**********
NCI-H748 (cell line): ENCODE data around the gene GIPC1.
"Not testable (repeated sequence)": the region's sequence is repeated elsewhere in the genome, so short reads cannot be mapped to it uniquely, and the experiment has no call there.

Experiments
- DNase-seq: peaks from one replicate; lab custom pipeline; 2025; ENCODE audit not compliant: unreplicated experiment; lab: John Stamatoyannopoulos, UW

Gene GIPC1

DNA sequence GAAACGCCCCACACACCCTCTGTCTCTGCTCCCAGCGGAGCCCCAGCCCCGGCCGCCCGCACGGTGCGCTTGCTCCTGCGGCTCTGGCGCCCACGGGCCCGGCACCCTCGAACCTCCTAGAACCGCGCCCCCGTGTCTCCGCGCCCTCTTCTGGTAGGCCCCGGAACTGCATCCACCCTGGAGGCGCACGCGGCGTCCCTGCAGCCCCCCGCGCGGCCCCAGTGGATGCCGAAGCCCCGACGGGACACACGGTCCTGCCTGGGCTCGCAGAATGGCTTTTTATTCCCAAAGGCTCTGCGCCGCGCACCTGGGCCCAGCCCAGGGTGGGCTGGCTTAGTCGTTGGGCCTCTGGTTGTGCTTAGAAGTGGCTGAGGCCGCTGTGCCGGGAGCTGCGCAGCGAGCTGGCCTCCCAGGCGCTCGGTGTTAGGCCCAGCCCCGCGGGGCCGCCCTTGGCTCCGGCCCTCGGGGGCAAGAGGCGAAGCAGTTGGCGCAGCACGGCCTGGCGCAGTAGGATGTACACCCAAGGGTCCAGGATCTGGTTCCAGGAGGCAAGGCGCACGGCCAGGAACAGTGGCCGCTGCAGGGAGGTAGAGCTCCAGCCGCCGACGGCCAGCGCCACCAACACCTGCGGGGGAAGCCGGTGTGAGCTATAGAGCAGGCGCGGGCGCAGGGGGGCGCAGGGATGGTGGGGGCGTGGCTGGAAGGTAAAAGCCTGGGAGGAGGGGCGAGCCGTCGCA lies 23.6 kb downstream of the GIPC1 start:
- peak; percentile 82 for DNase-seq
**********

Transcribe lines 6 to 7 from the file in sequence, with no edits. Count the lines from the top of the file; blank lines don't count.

DNA sequence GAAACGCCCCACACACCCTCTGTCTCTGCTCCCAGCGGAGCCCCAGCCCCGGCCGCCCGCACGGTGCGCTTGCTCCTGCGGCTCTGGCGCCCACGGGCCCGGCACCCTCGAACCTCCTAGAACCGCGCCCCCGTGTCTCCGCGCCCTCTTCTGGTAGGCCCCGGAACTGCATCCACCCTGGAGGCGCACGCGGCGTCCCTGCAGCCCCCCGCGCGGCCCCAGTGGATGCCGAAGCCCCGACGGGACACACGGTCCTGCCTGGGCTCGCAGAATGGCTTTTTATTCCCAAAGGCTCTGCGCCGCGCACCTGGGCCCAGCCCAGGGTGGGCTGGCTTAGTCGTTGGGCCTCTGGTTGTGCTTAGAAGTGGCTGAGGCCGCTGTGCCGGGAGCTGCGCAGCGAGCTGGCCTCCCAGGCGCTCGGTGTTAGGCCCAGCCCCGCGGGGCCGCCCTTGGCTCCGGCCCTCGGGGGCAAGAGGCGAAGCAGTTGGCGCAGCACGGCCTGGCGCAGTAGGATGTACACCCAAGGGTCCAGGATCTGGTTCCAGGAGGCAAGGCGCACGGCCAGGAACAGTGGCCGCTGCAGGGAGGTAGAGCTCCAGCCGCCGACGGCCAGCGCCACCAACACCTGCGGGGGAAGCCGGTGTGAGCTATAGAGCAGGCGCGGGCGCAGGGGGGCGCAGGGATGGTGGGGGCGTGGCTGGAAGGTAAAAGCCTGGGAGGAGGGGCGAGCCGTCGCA lies 23.6 kb downstream of the GIPC1 start:
- peak; percentile 82 for DNase-seq